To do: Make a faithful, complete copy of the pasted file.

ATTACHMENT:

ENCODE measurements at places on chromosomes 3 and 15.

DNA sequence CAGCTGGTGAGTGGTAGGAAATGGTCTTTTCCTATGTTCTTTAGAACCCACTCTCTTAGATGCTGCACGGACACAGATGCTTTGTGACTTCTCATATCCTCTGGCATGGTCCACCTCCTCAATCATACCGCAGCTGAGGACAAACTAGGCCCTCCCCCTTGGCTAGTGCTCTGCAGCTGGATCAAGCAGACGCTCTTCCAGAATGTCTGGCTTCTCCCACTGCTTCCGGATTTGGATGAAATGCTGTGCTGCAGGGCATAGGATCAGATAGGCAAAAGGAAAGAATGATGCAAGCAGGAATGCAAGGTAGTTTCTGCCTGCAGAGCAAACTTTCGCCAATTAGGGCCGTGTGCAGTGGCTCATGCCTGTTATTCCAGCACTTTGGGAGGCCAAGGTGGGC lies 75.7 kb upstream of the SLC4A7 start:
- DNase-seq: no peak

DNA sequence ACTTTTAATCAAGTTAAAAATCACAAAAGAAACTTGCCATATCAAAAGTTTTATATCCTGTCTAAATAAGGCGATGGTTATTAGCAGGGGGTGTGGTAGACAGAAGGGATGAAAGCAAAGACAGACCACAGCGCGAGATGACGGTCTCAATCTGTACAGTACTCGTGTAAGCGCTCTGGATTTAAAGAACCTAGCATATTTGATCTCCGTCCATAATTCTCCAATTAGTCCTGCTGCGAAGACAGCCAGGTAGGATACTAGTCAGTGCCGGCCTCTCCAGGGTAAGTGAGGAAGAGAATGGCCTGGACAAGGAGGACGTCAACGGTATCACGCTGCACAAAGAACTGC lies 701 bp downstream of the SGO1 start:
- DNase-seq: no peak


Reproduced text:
ENCODE measurements at places on chromosomes 3 and 15.

DNA sequence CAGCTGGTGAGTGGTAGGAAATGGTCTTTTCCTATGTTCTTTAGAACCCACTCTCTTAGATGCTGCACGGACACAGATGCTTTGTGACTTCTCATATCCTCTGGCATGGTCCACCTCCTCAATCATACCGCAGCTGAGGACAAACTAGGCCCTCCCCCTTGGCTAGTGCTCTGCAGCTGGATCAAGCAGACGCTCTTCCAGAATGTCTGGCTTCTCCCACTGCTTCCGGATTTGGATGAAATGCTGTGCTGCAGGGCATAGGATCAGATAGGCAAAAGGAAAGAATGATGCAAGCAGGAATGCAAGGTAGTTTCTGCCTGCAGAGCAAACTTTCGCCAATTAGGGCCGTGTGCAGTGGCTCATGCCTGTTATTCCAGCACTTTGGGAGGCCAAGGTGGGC lies 75.7 kb upstream of the SLC4A7 start:
- DNase-seq: no peak

DNA sequence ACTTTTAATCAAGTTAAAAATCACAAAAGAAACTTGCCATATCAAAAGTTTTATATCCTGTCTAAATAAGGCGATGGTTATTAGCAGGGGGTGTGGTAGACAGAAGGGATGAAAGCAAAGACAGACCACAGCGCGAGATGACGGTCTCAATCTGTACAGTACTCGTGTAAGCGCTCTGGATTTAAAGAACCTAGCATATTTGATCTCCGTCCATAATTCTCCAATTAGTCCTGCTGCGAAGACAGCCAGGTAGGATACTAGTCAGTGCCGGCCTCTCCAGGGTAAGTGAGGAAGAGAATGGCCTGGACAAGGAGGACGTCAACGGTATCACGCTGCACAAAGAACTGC lies 701 bp downstream of the SGO1 start:
- DNase-seq: no peak